- Increased algal blooms—Algae are simple plants, which contain chlorophyll as their primary photosynthetic pigment. Algae are found in fresh and marine waters and vary in size from large kelps (meters in length) to microscopic organisms. In low numbers, most algae are harmless and are an essential part of any healthy ecosystem because they produce oxygen and are a source of food for other aquatic animals. However, excessive algae growths or blooms can cause serious water quality problems including unpleasant tastes and odors. This causes a blockade to pump and filters. In addition, dead or decomposing algae kills oxygen in the water body that kills fish and the death of other water animals.
- Decrease in the transparency of water—Light is essential for the growth of green plants and sunlight provides the energy for photosynthesis. The penetration of sunlight into a body of water determines the depth and quantity of algae and other underwater plants. Water transparency decreases as color, suspended sediments and algae increase.
- Development of hypoxic and anoxic conditions (low oxygen levels)—The level of dissolved oxygen in surface and near surface water is an important measure of the state of the health of the aquatic environment. Dissolved oxygen levels become depressed as a result of the inability of natural processes to supply oxygen at the rate demanded for the oxidation of organic matter or reduced chemical substances. Dissolved oxygen deficiency may be particularly acute in the cases of eutrophication, discharge of sewage and the discharge of organic industrial, agricultural and aquacultural effluents. Extreme oxygen deficiencies (e.g., anoxia) can result in the elimination of all higher life forms. Anoxic conditions, especially in sediments, can also lead to the liberation of less reactive forms of metals from particles into aqueous phases. Under anoxic conditions anaerobic bacteria flourish. Anaerobic bacteria often produce foul smelling compounds such as hydrogen sulphide (H2S), thioalcohols (RSH) and ammonia (NH3).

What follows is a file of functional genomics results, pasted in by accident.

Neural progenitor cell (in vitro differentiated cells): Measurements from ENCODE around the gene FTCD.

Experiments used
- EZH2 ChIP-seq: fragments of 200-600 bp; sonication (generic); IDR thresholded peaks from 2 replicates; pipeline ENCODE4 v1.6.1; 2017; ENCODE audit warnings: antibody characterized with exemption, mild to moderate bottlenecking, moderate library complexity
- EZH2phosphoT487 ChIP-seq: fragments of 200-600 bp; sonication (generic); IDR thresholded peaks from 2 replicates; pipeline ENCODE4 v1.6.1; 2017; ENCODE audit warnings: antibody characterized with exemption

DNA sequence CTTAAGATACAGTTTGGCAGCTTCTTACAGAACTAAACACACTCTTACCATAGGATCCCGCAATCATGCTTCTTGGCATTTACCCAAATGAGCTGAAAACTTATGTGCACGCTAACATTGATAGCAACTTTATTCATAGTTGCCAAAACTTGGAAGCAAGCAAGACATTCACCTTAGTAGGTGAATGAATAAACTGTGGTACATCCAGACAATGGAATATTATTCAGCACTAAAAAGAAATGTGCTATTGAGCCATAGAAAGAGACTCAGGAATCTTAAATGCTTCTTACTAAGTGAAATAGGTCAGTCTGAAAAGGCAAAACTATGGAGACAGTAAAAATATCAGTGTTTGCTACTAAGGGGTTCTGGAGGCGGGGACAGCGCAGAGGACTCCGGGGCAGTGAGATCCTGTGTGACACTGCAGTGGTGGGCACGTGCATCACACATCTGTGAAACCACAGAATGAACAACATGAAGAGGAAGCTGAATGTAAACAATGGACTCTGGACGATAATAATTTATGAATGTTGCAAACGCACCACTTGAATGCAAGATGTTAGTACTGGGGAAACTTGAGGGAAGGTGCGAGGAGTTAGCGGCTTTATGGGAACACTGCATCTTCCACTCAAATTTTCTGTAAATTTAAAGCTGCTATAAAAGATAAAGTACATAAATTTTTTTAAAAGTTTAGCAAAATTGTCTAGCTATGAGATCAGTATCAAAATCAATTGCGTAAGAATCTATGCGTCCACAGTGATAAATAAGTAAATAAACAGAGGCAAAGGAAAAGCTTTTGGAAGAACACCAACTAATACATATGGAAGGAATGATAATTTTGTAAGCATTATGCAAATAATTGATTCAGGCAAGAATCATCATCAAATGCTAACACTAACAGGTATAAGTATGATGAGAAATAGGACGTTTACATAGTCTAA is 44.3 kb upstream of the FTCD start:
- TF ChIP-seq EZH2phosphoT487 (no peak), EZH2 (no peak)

- Loss of habitat (e.g. Sea grass beds)—Pressures exerted on biodiversity can generally be divided into ecosystem loss, fragmentation, degradation and modification. This has resulted in the loss or extinction of many species of plants and animals. If sufficient amounts and types of suitable habitat cannot be maintained wildlife can be put at risk.
Eutrophication can cause serious effects to living resources or their habitats. Marine or estuarine systems with biogenically structured habitat, such as coral reefs or seagrass beds, are especially vulnerable to eutrophication. Bays, lagoons, enclosed seas, and open coastal waters can also be affected. The accelerated increase in the input of nutrients to the marine system represents a serious threat to the integrity of marine ecosystems and the resources they support.
Eutrophication Concerns of Two Villages: Kotlik and Sheldon Point, Alaska
The effects of eutrophication spread through the water medium, from lakes, ponds, rivers and lagoons draining down to the oceans and consequently killing organisms that maintain a balance ecosystem and the web of life. Scientific evidences have shown the reduction of the diversity of organisms. Our villages, being a part of the world are not exceptions to this phenomenon. As we tried to identify some environmental problems in our areas, we focused our study on the "honey bucket" lagoon, the garbage disposal system and the safety of the source of water (the Yukon River) used for domestic and industrial purposes, all of which are leading factors to eutrophication.
The village of Kotlik is located in the southern part of Norton Sound along the north tributary of the Yukon Delta fan. It is approximately 165 air miles northwest of Bethel and about 115 miles south of Nome. Kotlik is located near both the Yukon River and Kotlik River, which drains out to the Bering Sea. This gives barges an advance to travel here throughout the mighty Yukon and the Bering Sea.